Review: Black Wolves by Kate Elliott

Review: Black Wolves by Kate ElliottBlack Wolves (The Black Wolves Trilogy, #1) by Kate Elliott
Published by Orbit on November 3rd 2015
Pages: 780

Thanks to Orbit for providing me with a copy of this book in exchange for my honest review. This does not affect my opinion of the book or the content of my review.

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For readers of Brent Weeks and fans of Netflix's Marco Polo comes a rich and inspired fantasy tale of warriors and nobles who must take the most desperate gamble of all: awaken allies more destructive than the hated king they hope to overthrow. Kate Elliott's new trilogy is an unmissable treat for epic fantasy lovers everywhere.
An exiled captain returns to help the son of the king who died under his protection in this rich and multi-layered first book in an action-packed new series.
Twenty two years have passed since Kellas, once Captain of the legendary Black Wolves, lost his King and with him his honor. With the King murdered and the Black Wolves disbanded, Kellas lives as an exile far from the palace he once guarded with his life.
Until Marshal Dannarah, sister to the dead King, comes to him with a plea-rejoin the palace guard and save her nephew, King Jehosh, before he meets his father's fate.
Combining the best of Shogun and Netflix's Marco Polo, Black Wolves is an unmissable treat for epic fantasy lovers everywhere.

Black Wolves may be a daunting read as it is a massive book and I know sometimes readers are deterred by that. The thing is, though, it is also a massively impressive book. Scaling it down would be a disservice to the story and quite honestly the story deserves to be read. I have not formulated my ‘best of the year’ list, but I can tell you this book will appear on it as it is easily one of the best epic fantasies I have read recently.

I have not read any books by Kate Elliott before. This is evidently placed in the same world as some of her other series, but features a completely new set of characters. So for anyone wondering if you need to read her previous books prior to this, I would tell you I felt great about reading experience despite having read none of the other books set in this world.

Rarely have I read a book where the timing and execution of flashback scenes has worked so well with tension/suspense. The integration of these scenes was incredibly well executed. Initially, we are introduced to Kellas, a daring young man who has just completed and unclimable climb without assistance. Actually, it was an impulsive act of defiance and self indulgence as he rather recklessly decided to ignore the laws and climb the mountain, just because he was sure he could. And he did. That decision and the resulting fallout completely changes Kellas’ life. While he is being tried by the King, we also get a glimpse of a young Dannarah, the King’s daughter.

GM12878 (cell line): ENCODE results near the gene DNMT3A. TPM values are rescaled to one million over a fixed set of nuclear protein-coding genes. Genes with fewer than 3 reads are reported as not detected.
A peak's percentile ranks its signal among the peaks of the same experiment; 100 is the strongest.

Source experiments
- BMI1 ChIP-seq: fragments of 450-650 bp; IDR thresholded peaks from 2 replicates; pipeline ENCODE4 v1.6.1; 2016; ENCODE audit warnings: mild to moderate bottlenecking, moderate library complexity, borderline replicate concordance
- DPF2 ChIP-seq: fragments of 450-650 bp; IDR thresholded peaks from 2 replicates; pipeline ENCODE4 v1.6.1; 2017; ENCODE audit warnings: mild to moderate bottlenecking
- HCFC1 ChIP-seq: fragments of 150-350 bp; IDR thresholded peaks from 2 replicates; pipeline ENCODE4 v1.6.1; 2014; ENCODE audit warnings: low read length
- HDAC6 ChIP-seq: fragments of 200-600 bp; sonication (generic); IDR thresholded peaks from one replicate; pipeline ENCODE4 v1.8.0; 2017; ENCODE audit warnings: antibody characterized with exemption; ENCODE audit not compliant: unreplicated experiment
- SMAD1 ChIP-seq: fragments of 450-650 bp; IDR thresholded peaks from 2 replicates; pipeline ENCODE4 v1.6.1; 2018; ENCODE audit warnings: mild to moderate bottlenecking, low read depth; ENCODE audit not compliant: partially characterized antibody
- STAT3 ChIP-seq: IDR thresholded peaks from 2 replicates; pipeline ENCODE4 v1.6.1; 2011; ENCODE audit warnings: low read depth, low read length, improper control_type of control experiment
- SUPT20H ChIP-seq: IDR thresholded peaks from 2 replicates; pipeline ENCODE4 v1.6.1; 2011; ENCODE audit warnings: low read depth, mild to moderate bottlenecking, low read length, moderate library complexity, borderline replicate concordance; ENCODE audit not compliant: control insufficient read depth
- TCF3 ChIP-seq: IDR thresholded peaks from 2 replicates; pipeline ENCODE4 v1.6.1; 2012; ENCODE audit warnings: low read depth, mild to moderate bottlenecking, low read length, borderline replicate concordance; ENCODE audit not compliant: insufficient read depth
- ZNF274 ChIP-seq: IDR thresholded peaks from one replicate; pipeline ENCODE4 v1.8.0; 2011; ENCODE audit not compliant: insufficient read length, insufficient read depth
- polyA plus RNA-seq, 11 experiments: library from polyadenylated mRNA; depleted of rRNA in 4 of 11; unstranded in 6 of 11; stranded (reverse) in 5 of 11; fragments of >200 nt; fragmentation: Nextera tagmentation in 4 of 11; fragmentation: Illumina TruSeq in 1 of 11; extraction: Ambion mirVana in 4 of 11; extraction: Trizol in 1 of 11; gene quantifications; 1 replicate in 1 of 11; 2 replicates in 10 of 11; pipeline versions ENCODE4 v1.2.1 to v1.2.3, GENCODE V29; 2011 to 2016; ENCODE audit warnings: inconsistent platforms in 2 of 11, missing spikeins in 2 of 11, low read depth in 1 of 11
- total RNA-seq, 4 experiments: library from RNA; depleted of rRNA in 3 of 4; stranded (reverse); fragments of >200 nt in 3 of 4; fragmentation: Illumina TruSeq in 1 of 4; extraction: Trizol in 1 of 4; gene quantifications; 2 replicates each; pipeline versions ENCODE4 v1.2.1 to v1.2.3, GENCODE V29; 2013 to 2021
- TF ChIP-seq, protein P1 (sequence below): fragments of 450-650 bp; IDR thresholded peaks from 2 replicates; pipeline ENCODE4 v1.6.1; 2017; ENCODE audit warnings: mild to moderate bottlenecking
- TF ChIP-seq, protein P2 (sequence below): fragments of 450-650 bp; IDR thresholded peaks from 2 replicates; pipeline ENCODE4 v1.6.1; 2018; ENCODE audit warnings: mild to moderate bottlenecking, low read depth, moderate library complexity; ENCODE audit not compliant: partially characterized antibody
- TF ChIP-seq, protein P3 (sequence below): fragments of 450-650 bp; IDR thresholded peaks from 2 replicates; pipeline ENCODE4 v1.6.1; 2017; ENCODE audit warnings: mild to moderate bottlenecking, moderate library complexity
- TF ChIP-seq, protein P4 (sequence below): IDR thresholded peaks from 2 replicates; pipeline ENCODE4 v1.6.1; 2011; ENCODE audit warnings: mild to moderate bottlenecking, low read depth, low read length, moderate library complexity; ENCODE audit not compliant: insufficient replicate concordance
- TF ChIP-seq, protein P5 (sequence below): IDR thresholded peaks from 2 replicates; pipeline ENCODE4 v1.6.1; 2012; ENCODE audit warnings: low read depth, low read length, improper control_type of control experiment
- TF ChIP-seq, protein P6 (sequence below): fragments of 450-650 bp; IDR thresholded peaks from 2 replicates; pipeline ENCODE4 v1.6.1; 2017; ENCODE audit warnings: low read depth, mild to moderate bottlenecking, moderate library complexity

The King decides to show mercy and rather than sentence Kellas to death, as is the known punishment for the climb, he sees an opportunity to use Kellas’ skills and drive for his own benefit by placing him in an elite military group. Dannarah is a spirited girl that you can quickly tell would thrive best outside of her expected role as a princess (which would usually be the role of marrying off for a political alliance). The story spans decades of these characters’ lives and we can see how they grow as people, yet still possess that spirit that we glimpsed in their youth.

I quickly was enamored by both of these characters and so I have to confess to a moment of disappointment when the story takes a 40 year jump in time. I was just invested and attached to these young people and hence I was a bit reluctant to switch gears. However, it did not take long at all before I was just as caught up in events unfolding in the new time period. I also think I felt a stronger connection to both Kellas and Dannarah, who are now aged past their prime, than I would have without that initial opening. It’s not that I wouldn’t be capable of enjoying them as much, I just feel that what we read in the opening gives such a clear and definitive picture of them in their youth and sets their characters up for their path down the road.

In relation to the time jumps, I can be very sensitive to spoilers, feeling they can remove some level of suspense. I always want to get the story how the author decides to tell it. That is the point, after all. But often I think flashbacks don’t work for me because of the knowledge I have about the future (similar to spoilers you may run across from other readers). But in this I craved the details for that skipped over time despite knowing information on “the future”. There are many critical events that take place 20 years after our initial introduction, 20 years prior to the current time after the timeline jump. I loved getting to piece together that part of the story as we went. And how this pieces together turns out to be quite relevant in the current timeline as well.

Characters are so important, and I know there are complaints about the lack of solid female characters in epic fantasy. This book gives us several. In addition to Dannarah, we also are introduced to Sarai in the newer timeline. A bold, impulsive decision forever changes the course of her life, and I have to confess to having a serious soft spot for her. There are also some characters that play a lesser role in the novel, but are incredibly strong, interesting and fun women. To be honest, I hope to see more of at least one of them in the future books.

My chief complaint is really that I have to wait for the next one to be published. Hands down one of my favorite fantasy books of the year and makes me feel perhaps I should explore more of Kate Elliott’s books.


This review was originally posted on The Speculative Herald.


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